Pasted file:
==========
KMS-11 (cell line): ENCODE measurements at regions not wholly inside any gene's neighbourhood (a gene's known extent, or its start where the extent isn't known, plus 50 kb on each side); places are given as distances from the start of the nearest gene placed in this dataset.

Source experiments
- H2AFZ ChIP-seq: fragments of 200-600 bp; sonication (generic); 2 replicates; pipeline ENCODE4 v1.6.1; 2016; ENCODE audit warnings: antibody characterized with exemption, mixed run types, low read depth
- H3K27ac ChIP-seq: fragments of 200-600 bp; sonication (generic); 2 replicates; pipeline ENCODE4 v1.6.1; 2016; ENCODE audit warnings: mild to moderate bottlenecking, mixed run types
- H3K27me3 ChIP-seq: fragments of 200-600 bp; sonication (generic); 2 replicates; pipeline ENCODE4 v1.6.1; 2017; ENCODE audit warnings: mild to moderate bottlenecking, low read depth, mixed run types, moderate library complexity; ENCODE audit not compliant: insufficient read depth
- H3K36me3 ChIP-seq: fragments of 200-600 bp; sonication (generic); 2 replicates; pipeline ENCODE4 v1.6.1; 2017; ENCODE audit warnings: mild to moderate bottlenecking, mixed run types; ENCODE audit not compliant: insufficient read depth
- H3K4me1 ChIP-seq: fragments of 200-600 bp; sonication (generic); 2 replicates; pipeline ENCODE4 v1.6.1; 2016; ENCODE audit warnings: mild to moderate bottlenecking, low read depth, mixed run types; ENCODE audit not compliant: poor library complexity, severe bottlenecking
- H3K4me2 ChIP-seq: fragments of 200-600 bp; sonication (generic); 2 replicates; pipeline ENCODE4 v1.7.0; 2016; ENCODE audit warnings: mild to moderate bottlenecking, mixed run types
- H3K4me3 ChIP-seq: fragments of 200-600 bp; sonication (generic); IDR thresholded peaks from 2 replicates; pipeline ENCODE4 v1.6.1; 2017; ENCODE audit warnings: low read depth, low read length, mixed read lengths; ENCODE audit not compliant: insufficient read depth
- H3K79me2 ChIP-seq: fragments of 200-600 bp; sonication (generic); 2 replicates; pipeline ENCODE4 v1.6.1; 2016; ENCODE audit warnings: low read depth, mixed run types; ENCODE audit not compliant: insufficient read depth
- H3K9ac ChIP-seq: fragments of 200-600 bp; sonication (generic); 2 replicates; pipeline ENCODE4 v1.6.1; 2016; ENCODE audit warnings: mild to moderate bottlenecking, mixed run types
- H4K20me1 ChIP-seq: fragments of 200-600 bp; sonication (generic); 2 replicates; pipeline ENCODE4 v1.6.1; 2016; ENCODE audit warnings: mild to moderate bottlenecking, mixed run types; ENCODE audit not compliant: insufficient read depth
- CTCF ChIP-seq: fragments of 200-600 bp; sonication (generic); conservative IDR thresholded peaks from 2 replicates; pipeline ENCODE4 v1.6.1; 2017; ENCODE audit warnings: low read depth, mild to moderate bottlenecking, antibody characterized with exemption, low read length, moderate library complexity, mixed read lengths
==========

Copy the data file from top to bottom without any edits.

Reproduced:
KMS-11 (cell line): ENCODE measurements at regions not wholly inside any gene's neighbourhood (a gene's known extent, or its start where the extent isn't known, plus 50 kb on each side); places are given as distances from the start of the nearest gene placed in this dataset.

Source experiments
- H2AFZ ChIP-seq: fragments of 200-600 bp; sonication (generic); 2 replicates; pipeline ENCODE4 v1.6.1; 2016; ENCODE audit warnings: antibody characterized with exemption, mixed run types, low read depth
- H3K27ac ChIP-seq: fragments of 200-600 bp; sonication (generic); 2 replicates; pipeline ENCODE4 v1.6.1; 2016; ENCODE audit warnings: mild to moderate bottlenecking, mixed run types
- H3K27me3 ChIP-seq: fragments of 200-600 bp; sonication (generic); 2 replicates; pipeline ENCODE4 v1.6.1; 2017; ENCODE audit warnings: mild to moderate bottlenecking, low read depth, mixed run types, moderate library complexity; ENCODE audit not compliant: insufficient read depth
- H3K36me3 ChIP-seq: fragments of 200-600 bp; sonication (generic); 2 replicates; pipeline ENCODE4 v1.6.1; 2017; ENCODE audit warnings: mild to moderate bottlenecking, mixed run types; ENCODE audit not compliant: insufficient read depth
- H3K4me1 ChIP-seq: fragments of 200-600 bp; sonication (generic); 2 replicates; pipeline ENCODE4 v1.6.1; 2016; ENCODE audit warnings: mild to moderate bottlenecking, low read depth, mixed run types; ENCODE audit not compliant: poor library complexity, severe bottlenecking
- H3K4me2 ChIP-seq: fragments of 200-600 bp; sonication (generic); 2 replicates; pipeline ENCODE4 v1.7.0; 2016; ENCODE audit warnings: mild to moderate bottlenecking, mixed run types
- H3K4me3 ChIP-seq: fragments of 200-600 bp; sonication (generic); IDR thresholded peaks from 2 replicates; pipeline ENCODE4 v1.6.1; 2017; ENCODE audit warnings: low read depth, low read length, mixed read lengths; ENCODE audit not compliant: insufficient read depth
- H3K79me2 ChIP-seq: fragments of 200-600 bp; sonication (generic); 2 replicates; pipeline ENCODE4 v1.6.1; 2016; ENCODE audit warnings: low read depth, mixed run types; ENCODE audit not compliant: insufficient read depth
- H3K9ac ChIP-seq: fragments of 200-600 bp; sonication (generic); 2 replicates; pipeline ENCODE4 v1.6.1; 2016; ENCODE audit warnings: mild to moderate bottlenecking, mixed run types
- H4K20me1 ChIP-seq: fragments of 200-600 bp; sonication (generic); 2 replicates; pipeline ENCODE4 v1.6.1; 2016; ENCODE audit warnings: mild to moderate bottlenecking, mixed run types; ENCODE audit not compliant: insufficient read depth
- CTCF ChIP-seq: fragments of 200-600 bp; sonication (generic); conservative IDR thresholded peaks from 2 replicates; pipeline ENCODE4 v1.6.1; 2017; ENCODE audit warnings: low read depth, mild to moderate bottlenecking, antibody characterized with exemption, low read length, moderate library complexity, mixed read lengths